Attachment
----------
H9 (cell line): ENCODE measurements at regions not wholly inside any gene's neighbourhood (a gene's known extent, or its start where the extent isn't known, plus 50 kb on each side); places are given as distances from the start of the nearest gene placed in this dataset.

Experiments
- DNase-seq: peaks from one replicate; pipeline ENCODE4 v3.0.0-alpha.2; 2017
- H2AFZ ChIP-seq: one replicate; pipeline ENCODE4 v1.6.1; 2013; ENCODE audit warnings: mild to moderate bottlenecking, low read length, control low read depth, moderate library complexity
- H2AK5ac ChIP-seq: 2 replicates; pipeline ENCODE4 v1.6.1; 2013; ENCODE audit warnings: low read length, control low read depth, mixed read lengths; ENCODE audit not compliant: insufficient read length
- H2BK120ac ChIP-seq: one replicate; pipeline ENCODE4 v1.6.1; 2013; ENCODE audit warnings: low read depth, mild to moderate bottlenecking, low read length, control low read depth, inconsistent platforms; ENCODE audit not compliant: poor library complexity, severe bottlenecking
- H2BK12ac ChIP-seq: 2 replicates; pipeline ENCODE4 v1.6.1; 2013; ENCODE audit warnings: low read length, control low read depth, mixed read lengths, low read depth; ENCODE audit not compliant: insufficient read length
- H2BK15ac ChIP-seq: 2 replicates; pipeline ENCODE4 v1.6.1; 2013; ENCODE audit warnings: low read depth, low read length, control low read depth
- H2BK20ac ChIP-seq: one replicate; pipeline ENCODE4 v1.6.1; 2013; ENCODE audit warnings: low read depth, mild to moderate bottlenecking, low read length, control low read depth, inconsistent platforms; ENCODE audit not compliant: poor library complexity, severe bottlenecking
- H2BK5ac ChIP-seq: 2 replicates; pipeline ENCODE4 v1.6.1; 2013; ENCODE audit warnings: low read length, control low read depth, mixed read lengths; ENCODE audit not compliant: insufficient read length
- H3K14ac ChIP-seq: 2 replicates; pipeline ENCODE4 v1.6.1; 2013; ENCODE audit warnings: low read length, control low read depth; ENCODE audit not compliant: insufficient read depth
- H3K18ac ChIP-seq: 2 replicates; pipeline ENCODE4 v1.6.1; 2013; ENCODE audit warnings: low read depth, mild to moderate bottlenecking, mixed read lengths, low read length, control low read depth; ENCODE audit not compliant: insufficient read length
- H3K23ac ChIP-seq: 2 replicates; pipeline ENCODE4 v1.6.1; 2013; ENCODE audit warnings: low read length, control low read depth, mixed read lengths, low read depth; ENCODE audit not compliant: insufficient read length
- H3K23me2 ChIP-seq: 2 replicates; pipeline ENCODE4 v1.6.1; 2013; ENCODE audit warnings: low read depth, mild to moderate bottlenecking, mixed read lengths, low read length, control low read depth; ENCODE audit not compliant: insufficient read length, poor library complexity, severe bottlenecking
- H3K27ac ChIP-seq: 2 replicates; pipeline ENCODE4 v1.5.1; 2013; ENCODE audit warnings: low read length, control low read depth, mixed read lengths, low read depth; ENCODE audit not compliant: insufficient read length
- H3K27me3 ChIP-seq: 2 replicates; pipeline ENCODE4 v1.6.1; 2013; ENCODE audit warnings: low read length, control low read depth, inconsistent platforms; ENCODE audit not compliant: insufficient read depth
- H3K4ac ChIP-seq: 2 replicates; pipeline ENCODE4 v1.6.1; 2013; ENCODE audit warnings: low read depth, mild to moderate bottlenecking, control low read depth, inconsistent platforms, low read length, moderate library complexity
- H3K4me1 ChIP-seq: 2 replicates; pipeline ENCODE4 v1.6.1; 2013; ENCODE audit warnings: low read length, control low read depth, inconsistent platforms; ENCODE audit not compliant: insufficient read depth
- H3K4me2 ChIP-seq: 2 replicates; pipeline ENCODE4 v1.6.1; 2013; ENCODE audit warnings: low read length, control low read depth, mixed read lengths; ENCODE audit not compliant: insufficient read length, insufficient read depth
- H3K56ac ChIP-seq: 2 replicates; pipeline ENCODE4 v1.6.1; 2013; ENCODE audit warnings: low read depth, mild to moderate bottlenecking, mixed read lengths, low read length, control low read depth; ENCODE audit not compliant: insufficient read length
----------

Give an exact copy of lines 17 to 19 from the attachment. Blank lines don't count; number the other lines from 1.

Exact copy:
- H3K4ac ChIP-seq: 2 replicates; pipeline ENCODE4 v1.6.1; 2013; ENCODE audit warnings: low read depth, mild to moderate bottlenecking, control low read depth, inconsistent platforms, low read length, moderate library complexity
- H3K4me1 ChIP-seq: 2 replicates; pipeline ENCODE4 v1.6.1; 2013; ENCODE audit warnings: low read length, control low read depth, inconsistent platforms; ENCODE audit not compliant: insufficient read depth
- H3K4me2 ChIP-seq: 2 replicates; pipeline ENCODE4 v1.6.1; 2013; ENCODE audit warnings: low read length, control low read depth, mixed read lengths; ENCODE audit not compliant: insufficient read length, insufficient read depth